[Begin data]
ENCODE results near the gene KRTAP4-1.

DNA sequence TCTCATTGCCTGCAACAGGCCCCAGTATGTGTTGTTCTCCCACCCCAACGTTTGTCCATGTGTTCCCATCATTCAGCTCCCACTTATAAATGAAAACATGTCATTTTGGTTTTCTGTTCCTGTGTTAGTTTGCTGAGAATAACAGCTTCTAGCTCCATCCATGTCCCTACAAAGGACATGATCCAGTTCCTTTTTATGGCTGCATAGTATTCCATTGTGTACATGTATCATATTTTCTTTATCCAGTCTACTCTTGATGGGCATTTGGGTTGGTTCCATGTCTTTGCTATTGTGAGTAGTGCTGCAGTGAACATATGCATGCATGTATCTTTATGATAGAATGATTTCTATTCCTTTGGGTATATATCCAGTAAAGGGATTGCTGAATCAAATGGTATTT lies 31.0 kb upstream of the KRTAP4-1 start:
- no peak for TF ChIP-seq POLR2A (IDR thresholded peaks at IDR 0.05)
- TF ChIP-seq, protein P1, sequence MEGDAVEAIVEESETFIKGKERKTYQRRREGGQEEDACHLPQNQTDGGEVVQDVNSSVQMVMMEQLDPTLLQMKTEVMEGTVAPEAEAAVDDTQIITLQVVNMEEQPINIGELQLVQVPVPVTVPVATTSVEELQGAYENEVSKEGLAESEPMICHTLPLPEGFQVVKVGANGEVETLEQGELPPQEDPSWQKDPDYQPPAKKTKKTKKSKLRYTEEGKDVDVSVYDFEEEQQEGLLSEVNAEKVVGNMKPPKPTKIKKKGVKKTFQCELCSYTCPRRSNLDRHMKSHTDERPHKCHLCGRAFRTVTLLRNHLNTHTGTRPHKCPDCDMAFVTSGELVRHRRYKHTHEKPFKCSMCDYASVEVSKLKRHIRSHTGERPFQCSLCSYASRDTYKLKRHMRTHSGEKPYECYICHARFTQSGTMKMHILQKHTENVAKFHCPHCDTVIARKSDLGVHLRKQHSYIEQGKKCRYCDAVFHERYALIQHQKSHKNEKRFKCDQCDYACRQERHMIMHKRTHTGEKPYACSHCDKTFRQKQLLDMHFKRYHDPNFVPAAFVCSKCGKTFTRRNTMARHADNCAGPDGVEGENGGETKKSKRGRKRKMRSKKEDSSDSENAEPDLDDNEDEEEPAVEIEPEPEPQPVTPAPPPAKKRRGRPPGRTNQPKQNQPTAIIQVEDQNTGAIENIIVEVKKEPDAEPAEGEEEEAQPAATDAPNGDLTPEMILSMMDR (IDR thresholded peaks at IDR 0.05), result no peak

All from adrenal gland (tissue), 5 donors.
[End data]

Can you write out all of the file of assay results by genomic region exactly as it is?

ENCODE results near the gene KRTAP4-1.

DNA sequence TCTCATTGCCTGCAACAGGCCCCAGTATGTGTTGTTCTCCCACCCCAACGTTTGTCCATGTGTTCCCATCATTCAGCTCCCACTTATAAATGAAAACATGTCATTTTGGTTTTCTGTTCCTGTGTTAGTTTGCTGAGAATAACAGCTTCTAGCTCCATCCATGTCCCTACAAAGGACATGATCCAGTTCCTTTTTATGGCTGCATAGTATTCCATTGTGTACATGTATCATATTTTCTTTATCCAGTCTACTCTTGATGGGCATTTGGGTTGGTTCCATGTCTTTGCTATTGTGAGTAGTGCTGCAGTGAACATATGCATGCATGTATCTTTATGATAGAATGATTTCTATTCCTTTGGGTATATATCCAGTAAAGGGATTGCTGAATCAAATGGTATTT lies 31.0 kb upstream of the KRTAP4-1 start:
- no peak for TF ChIP-seq POLR2A (IDR thresholded peaks at IDR 0.05)
- TF ChIP-seq, protein P1, sequence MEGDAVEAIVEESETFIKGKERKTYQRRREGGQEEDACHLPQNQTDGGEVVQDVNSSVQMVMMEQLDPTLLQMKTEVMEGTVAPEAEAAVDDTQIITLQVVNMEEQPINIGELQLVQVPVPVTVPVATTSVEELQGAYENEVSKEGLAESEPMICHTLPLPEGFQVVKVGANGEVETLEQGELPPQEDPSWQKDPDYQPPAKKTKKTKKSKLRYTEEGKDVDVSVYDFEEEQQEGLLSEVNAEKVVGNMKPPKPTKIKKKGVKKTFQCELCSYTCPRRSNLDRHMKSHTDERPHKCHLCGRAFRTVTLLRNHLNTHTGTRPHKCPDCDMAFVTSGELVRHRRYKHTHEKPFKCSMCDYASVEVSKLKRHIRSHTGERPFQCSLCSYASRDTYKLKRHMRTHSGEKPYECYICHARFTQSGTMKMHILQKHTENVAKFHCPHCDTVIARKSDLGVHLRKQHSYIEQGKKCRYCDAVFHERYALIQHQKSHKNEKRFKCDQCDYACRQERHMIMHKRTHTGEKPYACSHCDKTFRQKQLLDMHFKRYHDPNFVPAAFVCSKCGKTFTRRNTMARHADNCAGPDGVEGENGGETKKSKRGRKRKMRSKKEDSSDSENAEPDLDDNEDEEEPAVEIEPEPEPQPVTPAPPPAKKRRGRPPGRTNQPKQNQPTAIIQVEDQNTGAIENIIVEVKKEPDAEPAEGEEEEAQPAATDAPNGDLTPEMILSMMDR (IDR thresholded peaks at IDR 0.05), result no peak

All from adrenal gland (tissue), 5 donors.